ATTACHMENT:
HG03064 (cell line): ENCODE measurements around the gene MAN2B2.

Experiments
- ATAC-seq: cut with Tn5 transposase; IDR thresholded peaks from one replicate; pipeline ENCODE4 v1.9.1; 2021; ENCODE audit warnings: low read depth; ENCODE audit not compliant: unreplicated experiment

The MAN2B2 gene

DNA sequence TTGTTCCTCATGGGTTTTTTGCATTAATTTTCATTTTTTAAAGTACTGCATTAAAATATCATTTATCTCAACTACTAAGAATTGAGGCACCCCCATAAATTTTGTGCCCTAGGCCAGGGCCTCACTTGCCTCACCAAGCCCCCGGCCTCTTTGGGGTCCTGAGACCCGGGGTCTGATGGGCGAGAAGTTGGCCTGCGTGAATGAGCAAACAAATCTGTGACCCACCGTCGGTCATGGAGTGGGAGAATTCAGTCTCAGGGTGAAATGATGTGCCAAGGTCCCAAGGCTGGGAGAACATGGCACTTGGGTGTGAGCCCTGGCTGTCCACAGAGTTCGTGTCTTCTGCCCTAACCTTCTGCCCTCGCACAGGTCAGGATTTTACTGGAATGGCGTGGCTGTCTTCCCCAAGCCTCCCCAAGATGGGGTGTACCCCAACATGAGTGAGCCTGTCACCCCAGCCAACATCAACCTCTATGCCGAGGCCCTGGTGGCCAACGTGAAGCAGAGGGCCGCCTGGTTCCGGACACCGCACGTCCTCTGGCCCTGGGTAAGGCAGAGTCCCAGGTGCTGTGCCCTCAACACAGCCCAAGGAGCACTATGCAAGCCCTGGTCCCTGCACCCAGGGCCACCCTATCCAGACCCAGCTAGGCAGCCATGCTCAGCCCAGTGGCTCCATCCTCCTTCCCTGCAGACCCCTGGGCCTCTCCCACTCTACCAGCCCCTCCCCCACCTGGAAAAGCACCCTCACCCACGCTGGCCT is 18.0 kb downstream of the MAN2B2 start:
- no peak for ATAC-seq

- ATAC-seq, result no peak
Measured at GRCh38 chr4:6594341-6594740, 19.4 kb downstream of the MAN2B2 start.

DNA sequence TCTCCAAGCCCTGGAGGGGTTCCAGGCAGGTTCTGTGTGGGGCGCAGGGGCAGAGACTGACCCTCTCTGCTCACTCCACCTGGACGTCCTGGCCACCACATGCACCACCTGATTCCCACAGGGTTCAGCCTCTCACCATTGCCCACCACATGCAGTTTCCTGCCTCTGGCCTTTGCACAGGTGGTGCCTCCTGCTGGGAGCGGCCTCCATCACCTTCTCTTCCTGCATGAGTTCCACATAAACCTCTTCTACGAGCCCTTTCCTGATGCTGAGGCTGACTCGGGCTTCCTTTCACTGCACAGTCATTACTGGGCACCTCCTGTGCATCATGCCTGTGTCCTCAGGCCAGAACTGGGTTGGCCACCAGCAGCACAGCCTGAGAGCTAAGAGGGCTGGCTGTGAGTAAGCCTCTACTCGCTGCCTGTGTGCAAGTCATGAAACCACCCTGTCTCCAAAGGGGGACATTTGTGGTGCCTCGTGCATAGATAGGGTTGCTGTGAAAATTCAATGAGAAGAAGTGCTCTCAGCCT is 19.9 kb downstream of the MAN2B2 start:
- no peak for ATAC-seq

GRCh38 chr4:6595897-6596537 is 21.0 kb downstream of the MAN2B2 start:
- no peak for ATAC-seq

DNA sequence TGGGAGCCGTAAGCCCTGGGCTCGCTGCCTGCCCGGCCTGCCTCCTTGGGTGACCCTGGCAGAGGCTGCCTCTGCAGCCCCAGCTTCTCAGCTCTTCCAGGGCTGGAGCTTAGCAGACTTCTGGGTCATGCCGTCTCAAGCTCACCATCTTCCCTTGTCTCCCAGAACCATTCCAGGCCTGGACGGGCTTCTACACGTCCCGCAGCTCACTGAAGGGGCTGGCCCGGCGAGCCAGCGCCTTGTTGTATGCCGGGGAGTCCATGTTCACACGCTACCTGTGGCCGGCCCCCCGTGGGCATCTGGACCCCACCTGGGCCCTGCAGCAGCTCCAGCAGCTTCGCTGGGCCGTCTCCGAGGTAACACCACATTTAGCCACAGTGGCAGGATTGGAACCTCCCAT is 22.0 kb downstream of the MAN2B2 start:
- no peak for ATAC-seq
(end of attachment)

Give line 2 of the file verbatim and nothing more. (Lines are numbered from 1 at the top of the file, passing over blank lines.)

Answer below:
Experiments